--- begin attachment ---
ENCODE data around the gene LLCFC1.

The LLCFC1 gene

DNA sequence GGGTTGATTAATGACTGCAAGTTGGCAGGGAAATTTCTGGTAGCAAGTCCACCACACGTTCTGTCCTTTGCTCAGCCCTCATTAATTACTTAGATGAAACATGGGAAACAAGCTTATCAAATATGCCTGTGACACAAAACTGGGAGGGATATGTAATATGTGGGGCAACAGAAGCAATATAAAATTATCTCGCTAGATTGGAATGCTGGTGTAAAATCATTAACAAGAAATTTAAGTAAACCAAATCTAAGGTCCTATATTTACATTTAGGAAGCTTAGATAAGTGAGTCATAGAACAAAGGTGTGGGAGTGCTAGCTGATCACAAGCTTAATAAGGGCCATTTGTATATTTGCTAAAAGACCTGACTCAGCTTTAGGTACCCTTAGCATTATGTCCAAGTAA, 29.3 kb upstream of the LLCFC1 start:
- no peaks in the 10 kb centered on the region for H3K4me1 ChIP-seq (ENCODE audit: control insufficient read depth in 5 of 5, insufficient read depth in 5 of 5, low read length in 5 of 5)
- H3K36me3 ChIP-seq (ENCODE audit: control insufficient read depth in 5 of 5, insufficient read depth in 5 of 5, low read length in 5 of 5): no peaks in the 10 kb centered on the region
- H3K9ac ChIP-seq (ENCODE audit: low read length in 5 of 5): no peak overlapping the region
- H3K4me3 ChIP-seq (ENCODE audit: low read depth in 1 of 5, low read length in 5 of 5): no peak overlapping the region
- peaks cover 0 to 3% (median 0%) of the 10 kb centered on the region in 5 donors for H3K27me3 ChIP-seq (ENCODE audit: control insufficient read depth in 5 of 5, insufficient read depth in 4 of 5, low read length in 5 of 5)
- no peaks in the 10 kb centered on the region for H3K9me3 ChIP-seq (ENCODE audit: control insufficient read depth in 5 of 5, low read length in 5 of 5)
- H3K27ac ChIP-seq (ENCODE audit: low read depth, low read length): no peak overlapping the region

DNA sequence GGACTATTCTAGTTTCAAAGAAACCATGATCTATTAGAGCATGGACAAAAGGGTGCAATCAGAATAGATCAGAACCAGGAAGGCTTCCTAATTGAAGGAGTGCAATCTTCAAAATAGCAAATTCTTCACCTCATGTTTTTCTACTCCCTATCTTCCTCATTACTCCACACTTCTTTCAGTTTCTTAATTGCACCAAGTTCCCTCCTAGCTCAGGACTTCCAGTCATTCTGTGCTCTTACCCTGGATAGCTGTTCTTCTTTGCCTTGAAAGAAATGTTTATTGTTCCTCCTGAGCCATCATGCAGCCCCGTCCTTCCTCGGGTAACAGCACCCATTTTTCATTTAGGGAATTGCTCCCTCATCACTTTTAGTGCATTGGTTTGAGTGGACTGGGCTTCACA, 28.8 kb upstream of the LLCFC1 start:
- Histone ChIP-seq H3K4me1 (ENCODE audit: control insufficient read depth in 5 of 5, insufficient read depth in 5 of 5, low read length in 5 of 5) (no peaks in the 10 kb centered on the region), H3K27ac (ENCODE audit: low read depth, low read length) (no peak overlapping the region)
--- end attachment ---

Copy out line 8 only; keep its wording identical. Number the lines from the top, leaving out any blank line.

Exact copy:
- peaks cover 0 to 3% (median 0%) of the 10 kb centered on the region in 5 donors for H3K27me3 ChIP-seq (ENCODE audit: control insufficient read depth in 5 of 5, insufficient read depth in 4 of 5, low read length in 5 of 5)